We have been inundated over the past week with images, stories and concerns about the earthquake and its after effects in Japan. It is common to hear friends, family and colleagues passionately engaged in conversation about the latest developments occurring there.
In addition to witnessing the impact of the earthquake and tsunami on the Japanese people I have been observing the impact on people here. It is clear that many people are being severely affected by what they are seeing, hearing, and imagining is occurring or might occur on distant shores. As I observe the impact these events are having on those around me I wonder whether we are well served by our persistent exposure to the world's most tragic events.
There is always some catastrophe, disaster, or unfortunate circumstance to capture our interest, concern, and attention. If it's not the earthquake in Japan or Christchurch, New Zealand, it's a plane crash, a car accident, an assault or other story of desperation and despair.
I've learned that my heart is too tender to regularly expose myself to these images and commentary. I become wounded, hurt, scared and angry when I take in tragic events when at the same time I have little or no capacity to respond in any meaningful way to bettering the circumstances or improving the condition of those I'm observing.
In an effort to maintain my peace and joy I've chosen to remove myself from exposure to these images and stories. About ten years ago my family and I made a decision to disconnect cable service and remove the televisions from our home. At the same time I unsubscribed from national and international print media. I restricted my newspaper reading to local papers that report the events of my immediate community.
Some might say I'm sticking my head in the sand; that I'm being an ostrich. The argument could be made that I'm ignoring my responsibility as an international citizen. My mother regularly challenges me on my decision and worries I'll be ill informed should there be some disaster in the making.
My rationale is that I'm restricting my exposure to areas where I have some influence and capacity to effect change. I've learned that to inundate myself with images, stories and speculations where I have no capacity to influence the outcome only serves to overwhelm my emotions and leave me feeling frustrated and powerless. I've learned there is little I can do to alleviate the suffering in Japan, the turmoil in Libya, or the hardships in Christchurch. And so I prefer to focus my attention on events and circumstances where I can make a difference.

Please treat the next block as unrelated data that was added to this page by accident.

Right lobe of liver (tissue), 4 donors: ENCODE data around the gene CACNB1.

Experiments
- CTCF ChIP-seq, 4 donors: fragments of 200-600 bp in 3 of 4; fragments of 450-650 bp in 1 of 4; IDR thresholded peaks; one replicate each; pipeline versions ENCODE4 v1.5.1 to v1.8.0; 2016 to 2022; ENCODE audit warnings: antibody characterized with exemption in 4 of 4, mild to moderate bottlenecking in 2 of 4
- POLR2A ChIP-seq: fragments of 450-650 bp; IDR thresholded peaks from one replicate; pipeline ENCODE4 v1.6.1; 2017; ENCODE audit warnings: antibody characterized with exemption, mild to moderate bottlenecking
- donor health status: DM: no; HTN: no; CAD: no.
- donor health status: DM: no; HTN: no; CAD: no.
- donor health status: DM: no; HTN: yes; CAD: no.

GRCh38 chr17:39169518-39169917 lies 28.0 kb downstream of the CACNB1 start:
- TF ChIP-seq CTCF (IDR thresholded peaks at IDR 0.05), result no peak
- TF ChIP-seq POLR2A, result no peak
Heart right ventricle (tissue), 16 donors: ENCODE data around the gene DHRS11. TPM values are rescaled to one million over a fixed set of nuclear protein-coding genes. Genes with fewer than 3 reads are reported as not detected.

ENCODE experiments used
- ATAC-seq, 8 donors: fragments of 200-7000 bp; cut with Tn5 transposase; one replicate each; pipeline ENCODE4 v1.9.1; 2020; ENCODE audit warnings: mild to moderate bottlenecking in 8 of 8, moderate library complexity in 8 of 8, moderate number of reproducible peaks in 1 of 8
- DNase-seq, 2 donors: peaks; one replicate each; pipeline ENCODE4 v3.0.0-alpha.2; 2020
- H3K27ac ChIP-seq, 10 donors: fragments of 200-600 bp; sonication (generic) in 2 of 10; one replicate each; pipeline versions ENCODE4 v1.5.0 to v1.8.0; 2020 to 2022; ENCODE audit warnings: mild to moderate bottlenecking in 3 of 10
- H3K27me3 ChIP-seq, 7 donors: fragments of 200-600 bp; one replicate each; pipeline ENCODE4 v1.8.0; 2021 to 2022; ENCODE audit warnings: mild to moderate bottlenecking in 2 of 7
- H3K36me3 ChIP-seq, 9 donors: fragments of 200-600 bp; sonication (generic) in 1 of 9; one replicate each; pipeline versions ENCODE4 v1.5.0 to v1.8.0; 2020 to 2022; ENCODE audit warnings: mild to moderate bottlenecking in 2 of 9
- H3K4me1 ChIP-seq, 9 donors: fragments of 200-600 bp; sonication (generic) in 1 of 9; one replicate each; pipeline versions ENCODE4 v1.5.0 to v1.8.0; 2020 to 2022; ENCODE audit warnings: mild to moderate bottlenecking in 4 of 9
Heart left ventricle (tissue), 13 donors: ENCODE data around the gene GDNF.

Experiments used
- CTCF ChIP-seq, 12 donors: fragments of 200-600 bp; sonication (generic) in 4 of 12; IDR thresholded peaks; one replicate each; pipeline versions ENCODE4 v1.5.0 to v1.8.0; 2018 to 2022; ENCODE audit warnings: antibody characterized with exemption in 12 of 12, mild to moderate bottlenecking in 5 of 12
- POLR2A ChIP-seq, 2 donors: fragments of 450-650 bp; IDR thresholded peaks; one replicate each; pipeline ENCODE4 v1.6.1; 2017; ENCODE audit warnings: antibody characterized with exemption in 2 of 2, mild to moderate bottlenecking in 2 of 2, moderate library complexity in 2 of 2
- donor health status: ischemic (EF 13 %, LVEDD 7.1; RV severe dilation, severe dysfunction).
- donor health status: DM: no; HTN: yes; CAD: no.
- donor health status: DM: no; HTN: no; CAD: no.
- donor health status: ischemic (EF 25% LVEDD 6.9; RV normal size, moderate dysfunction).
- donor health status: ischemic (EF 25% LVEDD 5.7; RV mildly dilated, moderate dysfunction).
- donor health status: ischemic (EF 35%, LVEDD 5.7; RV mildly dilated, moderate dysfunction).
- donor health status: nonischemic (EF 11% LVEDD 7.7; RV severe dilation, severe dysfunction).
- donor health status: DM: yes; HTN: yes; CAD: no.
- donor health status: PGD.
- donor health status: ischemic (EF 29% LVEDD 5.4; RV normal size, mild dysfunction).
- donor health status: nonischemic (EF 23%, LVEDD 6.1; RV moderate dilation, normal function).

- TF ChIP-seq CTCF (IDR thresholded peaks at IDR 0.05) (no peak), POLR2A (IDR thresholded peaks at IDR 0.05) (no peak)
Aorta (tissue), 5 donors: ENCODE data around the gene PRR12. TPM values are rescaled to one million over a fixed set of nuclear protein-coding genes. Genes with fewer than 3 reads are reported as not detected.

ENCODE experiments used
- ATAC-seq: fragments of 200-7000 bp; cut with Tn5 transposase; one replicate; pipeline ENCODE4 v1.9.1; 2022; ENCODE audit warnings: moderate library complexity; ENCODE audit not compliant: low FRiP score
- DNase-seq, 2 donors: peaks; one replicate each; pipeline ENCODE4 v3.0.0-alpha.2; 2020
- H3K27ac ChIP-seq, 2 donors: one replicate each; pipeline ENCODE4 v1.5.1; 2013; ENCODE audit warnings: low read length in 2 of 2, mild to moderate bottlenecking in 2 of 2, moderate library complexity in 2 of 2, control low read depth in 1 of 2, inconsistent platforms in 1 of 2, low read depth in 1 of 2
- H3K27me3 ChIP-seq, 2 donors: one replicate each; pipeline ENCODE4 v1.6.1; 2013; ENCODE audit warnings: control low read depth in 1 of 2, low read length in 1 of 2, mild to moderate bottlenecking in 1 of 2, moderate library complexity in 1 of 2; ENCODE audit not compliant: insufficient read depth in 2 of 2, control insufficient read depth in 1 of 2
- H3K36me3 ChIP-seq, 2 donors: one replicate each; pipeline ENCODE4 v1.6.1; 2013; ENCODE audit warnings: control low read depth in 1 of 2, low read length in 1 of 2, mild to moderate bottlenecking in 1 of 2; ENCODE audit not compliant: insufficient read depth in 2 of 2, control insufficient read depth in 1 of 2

Research into the impact of the bombing of the Murrah Federal Building in Oklahoma City in 1995 provided some interesting information on the human experience when confronted with a tragedy. When the explosions first occurred many citizens rushed to the site of the demolished building and worked feverishly to remove debris and rubble in an attempt to release trapped individuals. Eventually the Police, Fire and other professional first responders arrived at the scene and restricted access to the demolished building. They insisted the average citizen stand on the outside of the taped off area.
Researchers investigating the impact of the trauma discovered those citizens who first arrived at the scene and had an opportunity to make a contribution to the recovery effort experienced a lower level of trauma. However those individuals who arrived later and were restricted to only watching the recovery efforts of others were the most severely affected by the events of that day. It appears the ability to contribute and make a difference allows us to cope with difficult life events.
And so we might want to re-evaluate the value of regularly exposing ourselves to traumatic events via television, newspapers, You Tube, and other forms of mass media. I am not suggesting we ignore the plight and hardships of others. Rather, that we be thoughtful and discerning with our exposure to these traumatic images and commentary, and when possible participate in opportunities where we can make a difference in alleviating the suffering of others. And in this way we are all healthier and happier.